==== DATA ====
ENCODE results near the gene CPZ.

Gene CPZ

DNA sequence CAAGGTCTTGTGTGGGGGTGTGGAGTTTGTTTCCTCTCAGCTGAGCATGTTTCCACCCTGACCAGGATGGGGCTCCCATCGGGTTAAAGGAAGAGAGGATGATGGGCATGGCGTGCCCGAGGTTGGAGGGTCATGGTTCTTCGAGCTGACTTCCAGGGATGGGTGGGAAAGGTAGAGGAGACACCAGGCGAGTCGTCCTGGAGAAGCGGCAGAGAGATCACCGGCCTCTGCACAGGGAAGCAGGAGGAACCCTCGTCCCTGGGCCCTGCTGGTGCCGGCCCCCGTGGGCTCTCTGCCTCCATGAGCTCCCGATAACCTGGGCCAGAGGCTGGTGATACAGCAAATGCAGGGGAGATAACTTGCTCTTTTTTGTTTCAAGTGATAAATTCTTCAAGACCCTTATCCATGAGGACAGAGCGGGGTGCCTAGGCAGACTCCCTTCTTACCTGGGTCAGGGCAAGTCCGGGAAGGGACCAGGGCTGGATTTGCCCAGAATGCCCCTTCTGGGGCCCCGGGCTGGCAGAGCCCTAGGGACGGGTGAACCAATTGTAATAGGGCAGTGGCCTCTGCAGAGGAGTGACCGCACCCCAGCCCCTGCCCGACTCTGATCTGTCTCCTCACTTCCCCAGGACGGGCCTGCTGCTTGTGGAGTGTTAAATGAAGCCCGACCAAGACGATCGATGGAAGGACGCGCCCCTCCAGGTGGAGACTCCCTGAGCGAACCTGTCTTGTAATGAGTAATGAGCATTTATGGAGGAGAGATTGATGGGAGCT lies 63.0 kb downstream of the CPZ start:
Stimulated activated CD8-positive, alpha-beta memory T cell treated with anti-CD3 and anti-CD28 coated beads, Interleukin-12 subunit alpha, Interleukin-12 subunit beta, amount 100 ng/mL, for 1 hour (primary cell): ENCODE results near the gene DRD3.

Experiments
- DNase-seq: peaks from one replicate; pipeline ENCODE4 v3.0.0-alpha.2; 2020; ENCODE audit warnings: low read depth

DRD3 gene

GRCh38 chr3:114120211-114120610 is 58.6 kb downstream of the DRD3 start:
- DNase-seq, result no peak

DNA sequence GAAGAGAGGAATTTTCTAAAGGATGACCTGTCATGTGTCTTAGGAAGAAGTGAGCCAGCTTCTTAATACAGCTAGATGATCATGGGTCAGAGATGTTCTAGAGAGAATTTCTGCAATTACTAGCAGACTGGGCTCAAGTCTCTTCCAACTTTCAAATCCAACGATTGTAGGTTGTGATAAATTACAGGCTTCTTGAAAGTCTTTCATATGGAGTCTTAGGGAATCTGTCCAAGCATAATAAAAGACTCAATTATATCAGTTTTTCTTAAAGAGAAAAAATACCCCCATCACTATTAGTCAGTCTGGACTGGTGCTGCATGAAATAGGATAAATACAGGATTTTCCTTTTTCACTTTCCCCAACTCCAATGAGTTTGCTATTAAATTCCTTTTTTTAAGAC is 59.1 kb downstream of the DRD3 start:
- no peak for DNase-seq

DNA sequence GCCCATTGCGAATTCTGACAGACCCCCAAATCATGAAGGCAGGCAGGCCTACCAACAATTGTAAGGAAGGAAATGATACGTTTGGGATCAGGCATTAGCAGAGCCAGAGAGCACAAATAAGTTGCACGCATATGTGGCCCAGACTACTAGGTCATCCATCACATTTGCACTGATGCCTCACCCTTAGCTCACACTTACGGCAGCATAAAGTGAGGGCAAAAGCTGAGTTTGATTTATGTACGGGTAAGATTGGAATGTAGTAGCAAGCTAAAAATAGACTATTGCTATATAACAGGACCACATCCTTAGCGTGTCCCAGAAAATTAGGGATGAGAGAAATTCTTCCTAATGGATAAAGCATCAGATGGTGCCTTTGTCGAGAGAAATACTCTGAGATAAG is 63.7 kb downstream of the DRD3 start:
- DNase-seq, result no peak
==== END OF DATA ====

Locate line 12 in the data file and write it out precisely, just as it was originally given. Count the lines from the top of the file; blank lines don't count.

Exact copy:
DNA sequence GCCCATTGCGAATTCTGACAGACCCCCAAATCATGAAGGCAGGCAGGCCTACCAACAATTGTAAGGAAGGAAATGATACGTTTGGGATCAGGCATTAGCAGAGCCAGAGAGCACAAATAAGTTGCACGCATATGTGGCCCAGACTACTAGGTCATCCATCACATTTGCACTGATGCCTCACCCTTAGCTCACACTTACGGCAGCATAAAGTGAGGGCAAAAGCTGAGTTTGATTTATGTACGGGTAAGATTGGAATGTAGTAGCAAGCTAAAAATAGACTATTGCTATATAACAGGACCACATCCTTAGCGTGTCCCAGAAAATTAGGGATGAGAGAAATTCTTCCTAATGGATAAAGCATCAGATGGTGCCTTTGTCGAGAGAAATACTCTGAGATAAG is 63.7 kb downstream of the DRD3 start: